Esther Fitzgerald
Rare Textiles

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Research on:





God and Beer
A Domestic Furnishing Fabric
enlarge.
 
Block printed on cotton in the last quarter of the 18th century in Alsace.
Measurements: 76x43in./193cms x111cm.

These graphic pictorial prints were an essential requirement for the upwardly mobile of late 18th century France. They had come to replace brocade as a furnishing fabric of choice. These rural scenes displayed an awareness of the philosophy of Rousseau.
The mystery is: why does it depict a Star of David over what appears to be a public house? This symbol was not exclusively Jewish. It had roots in sacred geometry.

Its power having been realized in India, China, Persia, Egypt, Greece and by the Jews, Christians and Moslems also, Freemason and Alchemist, but in this rural, context it was likely to be Jewish for several very practical reasons:
1.Three quarters of the Jewish population of France lived in Rural Alsace
2.One of the few professions that Jews were permitted to practice was inn keeping.
3.Contemporary to the textile, major changes in the Jewish way of life in Alsace were in progress
.
In France as in the rest of Western Europe the Enlightenment was fostering respect for the individual and asserting basic equality of all human beings. Thus the stage was set for Jews to be finally admitted as equals into the societies of Europe. In Alsace, where the majority of French Jews lived, several prominent, wealthy Jews r gained favour in society. Thanks to these privileges, there sprang into existence a class of rich Jews who were open minded, subtle, refined and intellectual. These privileges had been granted to Cerf Berr, who enlisted the help of the influential philosopher Moses Mendelssohn to write a report addressing the political reform of the Jews in Alsace. {Since the Middle Ages, Jews had been subjected to a compulsory body tax and they were forced to live in Shtetles, forbidden to own land and restricted to certain professions.}

My subjective view is that the textile was commissioned in what turned out to be a brief moment of optimism, by a wealthy charismatic Jew, hoping that in the new world emergent in France attitudes were certain to change. Adding a Star of David to a Rousseauesque design would be an expression of growing confidence and a willingness to become part of the wider secular culture amongst Jews. - Not as has been suggested a satirical look at Jewish life. Such parodies did appear in print in periodicals, but one would hardly embellish a textile, which hung in a home with such a sentiment. Also at this time the six-pointed star had not developed as a recognizable Jewish symbol. It's universal significance would have been known to an educated Jew.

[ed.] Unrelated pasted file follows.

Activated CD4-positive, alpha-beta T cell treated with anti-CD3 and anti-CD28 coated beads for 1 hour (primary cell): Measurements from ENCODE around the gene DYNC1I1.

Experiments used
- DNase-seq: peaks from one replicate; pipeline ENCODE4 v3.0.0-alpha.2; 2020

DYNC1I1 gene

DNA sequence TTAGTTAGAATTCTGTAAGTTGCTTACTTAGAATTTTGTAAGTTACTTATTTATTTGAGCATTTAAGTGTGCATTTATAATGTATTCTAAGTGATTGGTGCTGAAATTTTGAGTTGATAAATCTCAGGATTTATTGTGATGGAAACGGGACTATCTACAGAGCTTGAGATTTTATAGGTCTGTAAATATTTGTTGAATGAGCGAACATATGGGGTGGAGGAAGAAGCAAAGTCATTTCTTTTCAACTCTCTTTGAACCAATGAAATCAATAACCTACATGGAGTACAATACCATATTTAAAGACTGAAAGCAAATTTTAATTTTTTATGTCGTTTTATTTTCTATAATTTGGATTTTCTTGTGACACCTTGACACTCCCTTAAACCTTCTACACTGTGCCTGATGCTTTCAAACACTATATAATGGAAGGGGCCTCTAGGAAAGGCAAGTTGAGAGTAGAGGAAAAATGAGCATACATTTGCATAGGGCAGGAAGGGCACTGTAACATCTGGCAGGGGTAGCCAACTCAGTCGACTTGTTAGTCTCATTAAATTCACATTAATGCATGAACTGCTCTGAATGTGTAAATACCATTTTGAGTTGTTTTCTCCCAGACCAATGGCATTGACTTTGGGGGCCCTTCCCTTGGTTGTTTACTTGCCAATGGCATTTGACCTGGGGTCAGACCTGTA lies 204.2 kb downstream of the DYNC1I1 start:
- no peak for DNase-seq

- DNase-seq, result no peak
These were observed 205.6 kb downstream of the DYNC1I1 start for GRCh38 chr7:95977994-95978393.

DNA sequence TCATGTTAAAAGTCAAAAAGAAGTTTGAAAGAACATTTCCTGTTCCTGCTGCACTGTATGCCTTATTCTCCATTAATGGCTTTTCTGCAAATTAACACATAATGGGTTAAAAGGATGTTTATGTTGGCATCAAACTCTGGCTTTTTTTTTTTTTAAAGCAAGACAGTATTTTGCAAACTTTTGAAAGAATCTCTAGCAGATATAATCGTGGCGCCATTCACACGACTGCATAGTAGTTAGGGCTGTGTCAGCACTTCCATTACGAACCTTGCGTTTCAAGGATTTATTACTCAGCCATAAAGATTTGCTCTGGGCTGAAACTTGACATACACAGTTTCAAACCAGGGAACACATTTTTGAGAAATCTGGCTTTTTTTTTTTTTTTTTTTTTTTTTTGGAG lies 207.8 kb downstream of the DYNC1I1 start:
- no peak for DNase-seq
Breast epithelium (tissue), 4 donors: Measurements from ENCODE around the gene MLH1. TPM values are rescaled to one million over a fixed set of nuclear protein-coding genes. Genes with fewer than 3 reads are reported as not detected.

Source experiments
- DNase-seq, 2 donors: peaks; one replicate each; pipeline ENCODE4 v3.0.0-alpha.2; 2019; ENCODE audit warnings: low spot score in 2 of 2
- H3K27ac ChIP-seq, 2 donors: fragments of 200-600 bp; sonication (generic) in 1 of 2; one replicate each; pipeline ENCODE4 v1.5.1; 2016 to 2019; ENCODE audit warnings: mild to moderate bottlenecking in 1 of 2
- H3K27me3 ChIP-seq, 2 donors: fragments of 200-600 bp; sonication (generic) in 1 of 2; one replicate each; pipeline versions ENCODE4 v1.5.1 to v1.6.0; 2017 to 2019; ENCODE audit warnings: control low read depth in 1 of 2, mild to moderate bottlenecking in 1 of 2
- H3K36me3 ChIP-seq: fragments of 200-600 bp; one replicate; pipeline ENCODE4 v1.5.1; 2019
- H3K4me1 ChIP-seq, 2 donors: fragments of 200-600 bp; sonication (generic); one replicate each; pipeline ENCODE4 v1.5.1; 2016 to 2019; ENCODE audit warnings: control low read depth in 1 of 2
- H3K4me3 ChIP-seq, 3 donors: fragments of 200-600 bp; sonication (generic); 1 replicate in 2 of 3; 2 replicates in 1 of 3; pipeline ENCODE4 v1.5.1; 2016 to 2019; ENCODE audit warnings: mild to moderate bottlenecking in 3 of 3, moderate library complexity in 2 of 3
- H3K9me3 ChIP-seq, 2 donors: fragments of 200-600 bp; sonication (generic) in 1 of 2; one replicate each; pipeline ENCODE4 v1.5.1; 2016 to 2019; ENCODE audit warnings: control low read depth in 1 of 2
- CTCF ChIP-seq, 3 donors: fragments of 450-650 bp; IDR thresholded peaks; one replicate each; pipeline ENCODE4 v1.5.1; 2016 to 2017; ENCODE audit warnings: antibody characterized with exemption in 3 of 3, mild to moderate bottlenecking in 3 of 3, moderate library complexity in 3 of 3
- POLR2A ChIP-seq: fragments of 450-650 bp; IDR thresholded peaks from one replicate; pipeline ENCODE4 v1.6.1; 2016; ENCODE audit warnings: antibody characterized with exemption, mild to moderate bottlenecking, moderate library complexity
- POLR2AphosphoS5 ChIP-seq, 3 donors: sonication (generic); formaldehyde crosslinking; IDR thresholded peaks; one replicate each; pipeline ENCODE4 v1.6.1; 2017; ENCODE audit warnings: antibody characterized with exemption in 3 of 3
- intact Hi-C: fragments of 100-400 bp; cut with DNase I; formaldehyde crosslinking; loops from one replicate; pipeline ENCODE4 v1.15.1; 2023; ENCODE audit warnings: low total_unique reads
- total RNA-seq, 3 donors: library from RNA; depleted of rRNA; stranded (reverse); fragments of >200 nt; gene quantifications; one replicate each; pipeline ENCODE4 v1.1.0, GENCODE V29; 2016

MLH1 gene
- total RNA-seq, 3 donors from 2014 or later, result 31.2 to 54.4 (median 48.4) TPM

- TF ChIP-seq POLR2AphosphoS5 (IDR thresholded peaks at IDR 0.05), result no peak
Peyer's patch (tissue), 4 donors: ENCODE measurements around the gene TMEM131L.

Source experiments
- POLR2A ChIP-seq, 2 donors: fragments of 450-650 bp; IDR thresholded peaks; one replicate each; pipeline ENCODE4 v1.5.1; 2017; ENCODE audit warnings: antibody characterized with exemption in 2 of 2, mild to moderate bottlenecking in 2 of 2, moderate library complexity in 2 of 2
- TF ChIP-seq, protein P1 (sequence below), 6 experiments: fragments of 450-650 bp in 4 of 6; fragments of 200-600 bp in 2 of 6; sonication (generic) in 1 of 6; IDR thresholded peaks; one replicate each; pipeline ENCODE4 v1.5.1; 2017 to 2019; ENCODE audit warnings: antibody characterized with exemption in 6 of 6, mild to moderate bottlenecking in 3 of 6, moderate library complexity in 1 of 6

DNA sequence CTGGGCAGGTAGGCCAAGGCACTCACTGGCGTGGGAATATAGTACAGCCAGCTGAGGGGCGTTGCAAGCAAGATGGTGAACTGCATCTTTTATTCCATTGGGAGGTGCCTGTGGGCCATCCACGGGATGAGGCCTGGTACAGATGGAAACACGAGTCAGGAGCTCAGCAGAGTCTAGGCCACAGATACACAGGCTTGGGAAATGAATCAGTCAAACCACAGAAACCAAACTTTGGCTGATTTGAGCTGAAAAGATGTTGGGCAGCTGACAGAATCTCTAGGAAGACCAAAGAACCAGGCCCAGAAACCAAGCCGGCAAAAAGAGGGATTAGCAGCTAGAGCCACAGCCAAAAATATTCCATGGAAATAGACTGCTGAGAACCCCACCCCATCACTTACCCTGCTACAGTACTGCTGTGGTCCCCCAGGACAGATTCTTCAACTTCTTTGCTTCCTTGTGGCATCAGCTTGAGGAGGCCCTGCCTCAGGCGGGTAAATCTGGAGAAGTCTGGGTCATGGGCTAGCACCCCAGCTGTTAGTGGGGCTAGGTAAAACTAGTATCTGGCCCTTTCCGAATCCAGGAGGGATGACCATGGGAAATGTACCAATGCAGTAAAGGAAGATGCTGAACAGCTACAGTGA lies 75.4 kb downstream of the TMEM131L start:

Subsequent Research
In June we had sold the textile to a noble soul who planned to give it to a Jewish Museum, subject to the research proving correct.

In July a letter arrived from a scholar explaining that a six-pointed star was a sign in Alsace for quality beer. Therefore the textile was of no Jewish interest.

My first reaction was that this couldn't be right. Why would a brewer use a sacred symbol to sell beer ?. In the very same area, Jews were being liberated and the six -pointed star was consciously being adopted as a sign to represent the Jewish faith, in the same manner that the Cross represented Christianity.

I next contacted Molou Schneider at The Strasburg Museum. She confirmed to me;
that the six-pointed star hung from taverns in Alsace up until the Nazi occupation.
I asked her whether there was an explanation for this and also when had it first been introduced?
A few weeks later I received information that the six-pointed star had been a medieval guild sign for brewing, rather like a present day trading standard. It was speculated that the sign had been borrowed from alchemy where it represents the point of transmutation.

During the Inquisition at the end of the 12th century both Jews and alchemists were either killed or expelled from Strasburg. The symbol of the six-pointed star was outlawed. There is no evidence of it reappearing until the end of 18*n century.

It appears that the six-pointed star had its renaissance at the end of 18th century in two highly diverse guises. This could have been very innocent, both being the result of the Enlightenment.

What is surprising is that throughout the 19th century these separate guises co- existed. The Star of David developed very successfully as a symbol of Jewish faith. - As France had been the first country to liberate Jews they defined the guidelines for the rest of Europe. The Jews of Alsace had been highly influential in this process. If the six pointed star had such a high profile as a trading standard for beer why did the Jews chose to develop it into sign to represent their faith? Far from having no Jewish interest this textile is a catalyst for Jewish interest.
References:
Anti -Semitism its history and causes by Bernard Lazare1897
Judaism as revealed legislation by Moses Mendelssohn 1767
Editdu Roi published in Colmar, at Decker January 17th 1784
Stag Berr: representative of a Jewish nation of Alsace 1726-1793. by Chief Rabbi Warschawski
The Alsatian Jews - Should They Be Granted Equal Rights?" published in 1790.
A History of the Jews, Sachar, Abram Leon, New York: Alfred A. Knopf, 193

Identical piece but with bearded figures:
Cooper-Hewitt Museum, Acquisition number: 1954-14 8-1, catalogued as Alsace, 18th Century
Similar textiles published in this rural theme but without a Star of David:
Western European printed textiles 16th-18th century State Hermitage Collection t4059
Les delice des quarter saisons designed by Jean-Baptiste Huet c 1785 Jouy, Musee Oberkampf 9831512. Published in Toiles de Jouy by Josette Bredif page 89
Le Fete Flammande
circa 1797, designed by Jean-Baptiste Huet. Jouy Oberkampf Musee 97812b published as above page 13.